Indeed, his range of interests will be familiar to many who browsed Tumblr back in the day. It wasn’t uncommon to come across image accounts, usually run by teenagers, who combined a fascination with violence, authoritarianism (usually Nazi but sometimes Soviet and often both) and sex (generally either virginal or sado-masochistic in nature). That’s not to say that he didn’t pose a genuine threat, just that the internet often makes for an incoherent ideology.

No actual incel has committed a terror attack in Britain, and it’s debatable as to whether they should even be considered terroristic, as they have no real political goal. If anything they resemble school shooters or the Russian nihilists of the 19th century, for whom the killing is either an end in itself or a way to gain notoriety.

For that reason, the media should be very careful about hyping up incel terrorism. The risk is that the greater the moral panic, over something almost non-existent, the more attractive it may become to unbalanced individuals, who see in it a way to gain fame or to take revenge on the world at the expense of innocent lives.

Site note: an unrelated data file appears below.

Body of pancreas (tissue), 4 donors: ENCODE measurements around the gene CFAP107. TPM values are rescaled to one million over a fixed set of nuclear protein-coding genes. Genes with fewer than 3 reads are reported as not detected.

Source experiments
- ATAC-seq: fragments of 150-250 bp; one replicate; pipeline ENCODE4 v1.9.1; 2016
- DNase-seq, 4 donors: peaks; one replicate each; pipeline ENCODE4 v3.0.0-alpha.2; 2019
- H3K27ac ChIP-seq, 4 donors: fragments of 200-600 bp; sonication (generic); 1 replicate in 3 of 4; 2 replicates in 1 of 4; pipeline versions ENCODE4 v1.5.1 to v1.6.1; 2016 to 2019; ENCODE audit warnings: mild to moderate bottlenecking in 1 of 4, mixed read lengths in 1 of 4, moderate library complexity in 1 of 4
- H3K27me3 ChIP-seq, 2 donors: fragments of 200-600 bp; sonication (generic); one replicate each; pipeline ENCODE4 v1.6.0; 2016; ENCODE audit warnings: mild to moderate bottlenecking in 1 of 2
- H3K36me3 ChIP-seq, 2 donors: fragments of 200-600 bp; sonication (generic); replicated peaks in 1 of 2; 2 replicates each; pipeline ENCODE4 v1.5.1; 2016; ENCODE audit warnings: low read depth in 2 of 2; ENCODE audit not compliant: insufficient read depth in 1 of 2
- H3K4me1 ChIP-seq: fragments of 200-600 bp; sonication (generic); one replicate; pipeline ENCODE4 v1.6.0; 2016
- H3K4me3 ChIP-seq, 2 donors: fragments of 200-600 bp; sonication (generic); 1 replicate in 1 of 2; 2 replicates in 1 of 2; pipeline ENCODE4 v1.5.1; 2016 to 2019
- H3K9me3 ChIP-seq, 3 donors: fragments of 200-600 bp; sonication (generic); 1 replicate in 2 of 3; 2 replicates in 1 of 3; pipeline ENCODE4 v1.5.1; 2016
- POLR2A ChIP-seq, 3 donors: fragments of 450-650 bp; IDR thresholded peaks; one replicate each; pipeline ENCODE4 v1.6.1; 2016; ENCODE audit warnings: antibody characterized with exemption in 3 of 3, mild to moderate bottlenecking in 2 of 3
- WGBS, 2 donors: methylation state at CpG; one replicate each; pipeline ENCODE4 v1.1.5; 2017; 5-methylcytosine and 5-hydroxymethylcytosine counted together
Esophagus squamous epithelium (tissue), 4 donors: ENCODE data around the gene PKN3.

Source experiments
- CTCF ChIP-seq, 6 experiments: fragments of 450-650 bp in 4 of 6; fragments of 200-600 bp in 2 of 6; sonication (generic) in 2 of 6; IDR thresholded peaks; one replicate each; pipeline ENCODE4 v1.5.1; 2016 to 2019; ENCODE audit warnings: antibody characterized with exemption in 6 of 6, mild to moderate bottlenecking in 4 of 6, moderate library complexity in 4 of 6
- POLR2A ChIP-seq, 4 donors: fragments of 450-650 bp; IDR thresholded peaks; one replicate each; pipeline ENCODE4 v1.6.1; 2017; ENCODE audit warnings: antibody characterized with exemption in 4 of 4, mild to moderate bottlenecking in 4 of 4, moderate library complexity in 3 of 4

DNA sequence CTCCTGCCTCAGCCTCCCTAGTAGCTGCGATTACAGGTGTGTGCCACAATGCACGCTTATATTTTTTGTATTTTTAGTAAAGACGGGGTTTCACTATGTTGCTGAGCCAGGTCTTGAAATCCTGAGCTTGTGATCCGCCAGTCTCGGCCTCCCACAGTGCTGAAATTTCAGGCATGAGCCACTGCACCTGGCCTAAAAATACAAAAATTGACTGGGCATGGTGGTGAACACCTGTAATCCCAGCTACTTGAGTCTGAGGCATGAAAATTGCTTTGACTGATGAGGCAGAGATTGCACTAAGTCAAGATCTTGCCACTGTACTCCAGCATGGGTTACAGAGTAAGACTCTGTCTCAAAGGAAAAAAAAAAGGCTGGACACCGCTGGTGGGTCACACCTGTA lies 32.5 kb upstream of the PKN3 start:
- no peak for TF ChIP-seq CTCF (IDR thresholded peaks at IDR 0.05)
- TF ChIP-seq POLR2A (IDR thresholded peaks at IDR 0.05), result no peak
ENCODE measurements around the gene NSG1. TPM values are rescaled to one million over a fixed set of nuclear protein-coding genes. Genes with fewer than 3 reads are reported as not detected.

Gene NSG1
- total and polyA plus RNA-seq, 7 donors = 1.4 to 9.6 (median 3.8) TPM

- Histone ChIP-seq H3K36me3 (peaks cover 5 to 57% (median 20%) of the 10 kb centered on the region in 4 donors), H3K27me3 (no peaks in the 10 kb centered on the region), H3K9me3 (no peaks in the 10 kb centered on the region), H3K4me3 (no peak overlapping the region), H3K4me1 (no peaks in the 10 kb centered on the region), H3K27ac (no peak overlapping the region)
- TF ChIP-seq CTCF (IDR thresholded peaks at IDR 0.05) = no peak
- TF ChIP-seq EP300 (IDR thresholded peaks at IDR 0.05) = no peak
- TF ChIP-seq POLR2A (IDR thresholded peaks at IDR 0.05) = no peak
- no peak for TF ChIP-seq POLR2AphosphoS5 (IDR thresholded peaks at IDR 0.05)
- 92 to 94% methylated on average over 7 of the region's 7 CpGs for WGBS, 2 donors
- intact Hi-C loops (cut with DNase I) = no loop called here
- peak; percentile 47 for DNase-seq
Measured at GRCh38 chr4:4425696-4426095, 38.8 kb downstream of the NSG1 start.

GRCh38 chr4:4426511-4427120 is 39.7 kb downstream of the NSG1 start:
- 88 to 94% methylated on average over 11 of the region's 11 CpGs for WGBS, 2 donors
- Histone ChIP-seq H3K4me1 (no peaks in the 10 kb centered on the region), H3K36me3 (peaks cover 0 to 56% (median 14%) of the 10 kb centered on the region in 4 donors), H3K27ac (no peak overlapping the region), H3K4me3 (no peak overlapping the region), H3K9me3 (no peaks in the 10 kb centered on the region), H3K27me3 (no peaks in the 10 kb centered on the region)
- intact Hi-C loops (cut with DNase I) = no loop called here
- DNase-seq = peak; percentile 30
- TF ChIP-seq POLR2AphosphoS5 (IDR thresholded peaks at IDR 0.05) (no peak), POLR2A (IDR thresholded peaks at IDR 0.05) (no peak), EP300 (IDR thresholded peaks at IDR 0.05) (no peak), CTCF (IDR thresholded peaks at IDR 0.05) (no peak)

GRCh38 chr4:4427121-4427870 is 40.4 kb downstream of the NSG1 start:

When it comes to terrorism, it is much better to focus on those with clear links to violence. In just the last few days we’ve seen a British Far-Right YouTuber (whose videos called for the “extermination of subhumans”) inspiring an American racist killer; an Islamist student nurse allegedly caught with a pressure cooker bomb which he wanted to use to bomb an RAF base; and a serving British soldier charged with counter-terrorism offences. Those kinds of threats deserve real attention. It doesn’t mean there will never be an incel terrorist in Britain — only that we shouldn’t encourage it to become a reality.